The mother of an Alabama (search) teenager who disappeared in Aruba said Sunday she is leaving the Dutch Caribbean island after having "exhausted all my avenues" there following the release of all three suspects in the disappearance.

Beth Holloway Twitty (search) arrived in Aruba hours after her daughter, Natalee, vanished May 30 and has been an almost permanent fixture since, focusing intense U.S. media attention on the case through frequent television appearances and interviews and pressuring local authorities to act.

Holloway Twitty said she will visit "frequently" and promised to fight for justice from her home in the United States (search).

Her planned departure came a day after all three suspects in Holloway's disappearance were released from jail, dealing a serious setback to the prosecution and the biggest blow yet to the teen's family.

Joran van der Sloot, an 18-year-old Dutchman, and two Surinamese brothers, Satish Kalpoe, 18, and Deepak Kalpoe, 21, were released on condition they remain available to police for questioning.

Holloway's family has insisted that the young men know what happened to the 18-year-old Alabama honors student, who vanished on the last day of a vacation to celebrate her high school graduation.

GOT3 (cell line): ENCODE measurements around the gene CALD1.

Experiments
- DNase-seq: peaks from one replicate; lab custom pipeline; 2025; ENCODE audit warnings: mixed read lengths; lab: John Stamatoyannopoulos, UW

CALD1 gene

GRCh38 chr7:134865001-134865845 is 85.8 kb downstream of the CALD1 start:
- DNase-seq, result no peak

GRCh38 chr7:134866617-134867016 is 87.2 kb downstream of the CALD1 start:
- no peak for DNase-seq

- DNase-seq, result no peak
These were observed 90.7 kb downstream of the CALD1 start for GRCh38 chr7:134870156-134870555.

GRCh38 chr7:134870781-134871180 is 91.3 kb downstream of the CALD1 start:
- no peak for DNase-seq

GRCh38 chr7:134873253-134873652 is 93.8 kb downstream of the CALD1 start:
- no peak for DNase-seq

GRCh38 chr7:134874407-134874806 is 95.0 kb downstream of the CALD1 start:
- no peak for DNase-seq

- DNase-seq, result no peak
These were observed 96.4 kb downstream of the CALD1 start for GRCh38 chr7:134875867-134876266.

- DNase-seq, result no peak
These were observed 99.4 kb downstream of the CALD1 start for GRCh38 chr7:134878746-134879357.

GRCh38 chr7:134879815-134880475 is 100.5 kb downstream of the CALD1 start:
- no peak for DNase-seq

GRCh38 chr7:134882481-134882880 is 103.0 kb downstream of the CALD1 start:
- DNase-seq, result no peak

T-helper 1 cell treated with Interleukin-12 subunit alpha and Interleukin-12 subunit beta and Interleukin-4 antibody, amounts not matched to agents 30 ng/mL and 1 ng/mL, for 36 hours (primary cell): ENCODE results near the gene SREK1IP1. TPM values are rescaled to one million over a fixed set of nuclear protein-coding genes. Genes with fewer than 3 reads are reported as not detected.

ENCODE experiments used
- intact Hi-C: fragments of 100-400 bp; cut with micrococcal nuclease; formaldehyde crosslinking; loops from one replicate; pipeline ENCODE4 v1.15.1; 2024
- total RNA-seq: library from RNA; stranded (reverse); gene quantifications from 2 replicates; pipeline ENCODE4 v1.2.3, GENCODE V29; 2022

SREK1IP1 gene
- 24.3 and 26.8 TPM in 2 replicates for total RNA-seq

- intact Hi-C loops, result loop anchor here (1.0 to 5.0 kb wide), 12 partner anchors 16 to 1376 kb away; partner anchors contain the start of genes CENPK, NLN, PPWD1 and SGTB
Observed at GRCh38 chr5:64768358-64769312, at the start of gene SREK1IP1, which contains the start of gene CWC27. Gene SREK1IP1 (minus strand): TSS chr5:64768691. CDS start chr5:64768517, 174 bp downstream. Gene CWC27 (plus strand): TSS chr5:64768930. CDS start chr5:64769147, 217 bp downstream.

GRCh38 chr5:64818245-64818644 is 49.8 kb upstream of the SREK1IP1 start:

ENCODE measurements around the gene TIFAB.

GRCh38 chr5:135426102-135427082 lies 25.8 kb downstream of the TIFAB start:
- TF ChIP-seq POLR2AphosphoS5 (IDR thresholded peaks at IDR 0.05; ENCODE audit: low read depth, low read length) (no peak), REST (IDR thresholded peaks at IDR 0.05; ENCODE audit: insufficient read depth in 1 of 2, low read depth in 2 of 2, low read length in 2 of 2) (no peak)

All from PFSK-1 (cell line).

Holloway was last seen leaving a bar with van der Sloot and the Kalpoe brothers. Her family has often been critical of Aruban authorities' handling of the case, especially for taking 10 days to arrest the three young men and two weeks to search van der Sloot's home.

Van der Sloot and the brothers were arrested June 9 on suspicion of involvement in Holloway's disappearance. All three have denied any connection to the disappearance.

As a Dutch citizen, van der Sloot can leave Aruba but must remain in Dutch territory as a condition of his release. The Surinamese brothers have different visa requirements and must stay in Aruba.

Van der Sloot will soon be going to college in Holland, according to his lawyer, but his mother said Sunday he would not leave immediately.

"We're looking at the options. We're taking it easy, day by day," Anita van der Sloot said in a telephone interview.

Police insist the investigation into Holloway's widely publicized disappearance will continue, but legal observers in Aruba say the releases indicate the government has no case.

Police and thousands of volunteers have scoured Aruba without finding a sign of Holloway, often chasing apparently false leads.